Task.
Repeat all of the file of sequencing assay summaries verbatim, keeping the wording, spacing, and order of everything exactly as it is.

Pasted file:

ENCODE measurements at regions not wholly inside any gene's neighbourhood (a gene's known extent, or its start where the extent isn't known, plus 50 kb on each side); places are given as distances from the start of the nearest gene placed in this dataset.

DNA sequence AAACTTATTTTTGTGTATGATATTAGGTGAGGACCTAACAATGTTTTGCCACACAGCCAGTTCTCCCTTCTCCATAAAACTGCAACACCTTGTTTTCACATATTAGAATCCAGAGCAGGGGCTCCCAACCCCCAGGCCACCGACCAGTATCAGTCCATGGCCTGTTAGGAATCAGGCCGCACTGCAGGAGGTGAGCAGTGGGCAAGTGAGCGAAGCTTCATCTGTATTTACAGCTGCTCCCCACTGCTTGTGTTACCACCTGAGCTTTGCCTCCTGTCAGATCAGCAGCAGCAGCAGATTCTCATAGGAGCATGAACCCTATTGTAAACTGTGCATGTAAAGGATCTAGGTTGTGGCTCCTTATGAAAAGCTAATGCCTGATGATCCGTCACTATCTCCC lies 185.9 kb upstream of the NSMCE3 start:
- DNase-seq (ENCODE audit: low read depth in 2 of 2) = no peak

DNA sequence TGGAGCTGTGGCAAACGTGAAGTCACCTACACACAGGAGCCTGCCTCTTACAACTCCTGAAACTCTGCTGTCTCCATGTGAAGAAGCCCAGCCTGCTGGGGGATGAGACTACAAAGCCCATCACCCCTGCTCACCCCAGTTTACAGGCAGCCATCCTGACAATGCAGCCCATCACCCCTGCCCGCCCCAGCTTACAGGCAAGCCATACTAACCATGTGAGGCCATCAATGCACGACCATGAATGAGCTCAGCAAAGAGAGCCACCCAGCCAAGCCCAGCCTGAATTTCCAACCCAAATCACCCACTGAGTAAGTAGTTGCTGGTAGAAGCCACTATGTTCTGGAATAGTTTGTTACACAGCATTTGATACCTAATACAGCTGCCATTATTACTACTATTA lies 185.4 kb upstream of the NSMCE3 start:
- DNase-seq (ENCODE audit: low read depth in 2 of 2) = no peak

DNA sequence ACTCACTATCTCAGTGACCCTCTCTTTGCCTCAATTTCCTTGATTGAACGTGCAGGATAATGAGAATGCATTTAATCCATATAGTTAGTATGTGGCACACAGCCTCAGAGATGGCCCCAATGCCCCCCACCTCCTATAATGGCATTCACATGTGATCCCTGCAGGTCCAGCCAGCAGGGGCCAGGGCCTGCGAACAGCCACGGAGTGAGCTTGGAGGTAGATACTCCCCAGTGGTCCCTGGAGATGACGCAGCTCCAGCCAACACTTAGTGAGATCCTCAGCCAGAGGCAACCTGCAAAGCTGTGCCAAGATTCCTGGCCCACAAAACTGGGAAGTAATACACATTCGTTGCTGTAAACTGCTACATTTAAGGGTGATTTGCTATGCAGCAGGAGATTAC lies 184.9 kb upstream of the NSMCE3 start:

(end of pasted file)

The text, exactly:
ENCODE measurements at regions not wholly inside any gene's neighbourhood (a gene's known extent, or its start where the extent isn't known, plus 50 kb on each side); places are given as distances from the start of the nearest gene placed in this dataset.

DNA sequence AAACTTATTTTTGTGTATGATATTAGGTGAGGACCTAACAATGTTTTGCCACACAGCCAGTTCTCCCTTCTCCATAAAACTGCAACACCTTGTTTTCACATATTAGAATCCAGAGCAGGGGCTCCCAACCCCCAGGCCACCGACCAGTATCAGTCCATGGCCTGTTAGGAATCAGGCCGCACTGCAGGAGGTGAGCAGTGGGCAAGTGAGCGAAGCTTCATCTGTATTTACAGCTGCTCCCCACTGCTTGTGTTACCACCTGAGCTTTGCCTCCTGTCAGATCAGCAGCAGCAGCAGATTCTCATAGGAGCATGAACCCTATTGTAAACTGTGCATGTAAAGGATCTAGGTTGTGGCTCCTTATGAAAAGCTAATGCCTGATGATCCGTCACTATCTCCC lies 185.9 kb upstream of the NSMCE3 start:
- DNase-seq (ENCODE audit: low read depth in 2 of 2) = no peak

DNA sequence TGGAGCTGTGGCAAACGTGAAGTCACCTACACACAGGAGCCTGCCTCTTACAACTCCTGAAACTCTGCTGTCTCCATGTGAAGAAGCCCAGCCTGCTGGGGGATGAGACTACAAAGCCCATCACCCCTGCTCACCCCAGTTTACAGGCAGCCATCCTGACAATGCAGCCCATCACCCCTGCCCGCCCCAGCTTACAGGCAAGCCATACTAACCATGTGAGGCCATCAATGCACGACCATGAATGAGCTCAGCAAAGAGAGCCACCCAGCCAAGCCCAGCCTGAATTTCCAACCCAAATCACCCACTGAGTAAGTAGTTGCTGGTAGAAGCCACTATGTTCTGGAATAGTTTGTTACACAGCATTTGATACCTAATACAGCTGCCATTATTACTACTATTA lies 185.4 kb upstream of the NSMCE3 start:
- DNase-seq (ENCODE audit: low read depth in 2 of 2) = no peak

DNA sequence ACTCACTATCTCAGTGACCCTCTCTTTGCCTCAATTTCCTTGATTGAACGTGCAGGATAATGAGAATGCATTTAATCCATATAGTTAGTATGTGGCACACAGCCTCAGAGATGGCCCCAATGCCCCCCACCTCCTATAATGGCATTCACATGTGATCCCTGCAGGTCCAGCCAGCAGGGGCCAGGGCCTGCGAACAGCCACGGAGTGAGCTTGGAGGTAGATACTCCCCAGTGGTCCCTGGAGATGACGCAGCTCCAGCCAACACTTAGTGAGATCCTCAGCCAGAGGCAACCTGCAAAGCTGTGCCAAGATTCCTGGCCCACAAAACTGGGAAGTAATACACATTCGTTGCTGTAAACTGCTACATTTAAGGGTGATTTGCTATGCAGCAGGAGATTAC lies 184.9 kb upstream of the NSMCE3 start: